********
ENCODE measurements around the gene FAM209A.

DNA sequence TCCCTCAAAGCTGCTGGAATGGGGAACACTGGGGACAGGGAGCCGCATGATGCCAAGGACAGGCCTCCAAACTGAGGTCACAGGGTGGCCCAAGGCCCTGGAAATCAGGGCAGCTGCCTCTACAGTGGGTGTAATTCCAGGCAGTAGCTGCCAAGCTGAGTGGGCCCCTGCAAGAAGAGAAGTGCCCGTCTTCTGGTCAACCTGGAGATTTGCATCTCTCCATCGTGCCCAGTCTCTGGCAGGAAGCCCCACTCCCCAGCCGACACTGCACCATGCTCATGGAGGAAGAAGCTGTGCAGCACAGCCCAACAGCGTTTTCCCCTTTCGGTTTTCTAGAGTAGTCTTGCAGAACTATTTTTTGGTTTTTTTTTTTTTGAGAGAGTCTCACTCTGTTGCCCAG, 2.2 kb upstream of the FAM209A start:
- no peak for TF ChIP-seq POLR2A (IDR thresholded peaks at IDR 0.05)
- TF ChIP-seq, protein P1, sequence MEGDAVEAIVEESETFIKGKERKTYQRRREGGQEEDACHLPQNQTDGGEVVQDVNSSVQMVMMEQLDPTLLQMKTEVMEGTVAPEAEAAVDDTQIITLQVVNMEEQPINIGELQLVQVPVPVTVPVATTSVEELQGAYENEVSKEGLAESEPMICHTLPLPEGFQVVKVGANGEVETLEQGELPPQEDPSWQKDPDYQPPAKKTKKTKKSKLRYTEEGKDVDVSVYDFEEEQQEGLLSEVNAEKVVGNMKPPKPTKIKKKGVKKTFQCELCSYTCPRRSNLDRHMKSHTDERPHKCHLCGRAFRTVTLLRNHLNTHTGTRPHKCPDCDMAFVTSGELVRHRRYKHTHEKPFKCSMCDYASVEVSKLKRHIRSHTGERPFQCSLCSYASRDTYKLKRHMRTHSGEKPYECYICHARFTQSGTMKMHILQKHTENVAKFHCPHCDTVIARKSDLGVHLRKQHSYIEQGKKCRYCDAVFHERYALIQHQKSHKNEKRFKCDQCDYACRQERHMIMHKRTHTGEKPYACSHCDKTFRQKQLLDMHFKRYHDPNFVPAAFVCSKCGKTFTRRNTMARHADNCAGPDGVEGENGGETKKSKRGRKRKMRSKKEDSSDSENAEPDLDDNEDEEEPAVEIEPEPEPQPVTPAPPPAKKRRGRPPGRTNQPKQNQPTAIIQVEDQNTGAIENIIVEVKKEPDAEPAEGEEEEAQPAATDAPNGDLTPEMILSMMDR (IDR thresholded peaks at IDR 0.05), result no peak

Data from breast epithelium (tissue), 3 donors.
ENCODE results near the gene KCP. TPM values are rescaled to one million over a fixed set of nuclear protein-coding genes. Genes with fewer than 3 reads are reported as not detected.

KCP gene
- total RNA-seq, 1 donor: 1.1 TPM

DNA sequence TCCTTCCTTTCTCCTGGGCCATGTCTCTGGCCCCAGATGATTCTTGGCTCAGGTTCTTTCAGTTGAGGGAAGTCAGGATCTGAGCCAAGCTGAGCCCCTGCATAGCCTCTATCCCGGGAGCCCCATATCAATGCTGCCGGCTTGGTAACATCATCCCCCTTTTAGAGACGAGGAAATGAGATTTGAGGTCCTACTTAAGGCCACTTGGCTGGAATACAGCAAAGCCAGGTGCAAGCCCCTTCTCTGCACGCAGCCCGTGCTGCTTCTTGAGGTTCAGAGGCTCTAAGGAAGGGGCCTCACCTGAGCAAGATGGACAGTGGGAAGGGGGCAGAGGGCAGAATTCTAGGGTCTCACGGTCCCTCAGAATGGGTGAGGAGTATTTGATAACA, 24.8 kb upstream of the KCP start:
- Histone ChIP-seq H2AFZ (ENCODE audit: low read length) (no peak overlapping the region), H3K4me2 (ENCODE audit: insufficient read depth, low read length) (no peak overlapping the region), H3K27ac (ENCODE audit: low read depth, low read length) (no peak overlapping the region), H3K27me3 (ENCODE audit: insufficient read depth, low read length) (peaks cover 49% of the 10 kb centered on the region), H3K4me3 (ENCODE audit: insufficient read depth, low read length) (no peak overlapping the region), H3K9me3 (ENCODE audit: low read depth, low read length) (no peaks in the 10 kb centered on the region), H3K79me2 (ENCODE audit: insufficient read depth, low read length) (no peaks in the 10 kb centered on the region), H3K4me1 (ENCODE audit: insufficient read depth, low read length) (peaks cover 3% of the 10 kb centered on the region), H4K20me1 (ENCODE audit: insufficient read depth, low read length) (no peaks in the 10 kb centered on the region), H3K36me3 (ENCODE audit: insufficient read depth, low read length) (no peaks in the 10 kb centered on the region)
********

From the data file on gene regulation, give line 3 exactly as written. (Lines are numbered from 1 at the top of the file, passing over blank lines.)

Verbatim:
- no peak for TF ChIP-seq POLR2A (IDR thresholded peaks at IDR 0.05)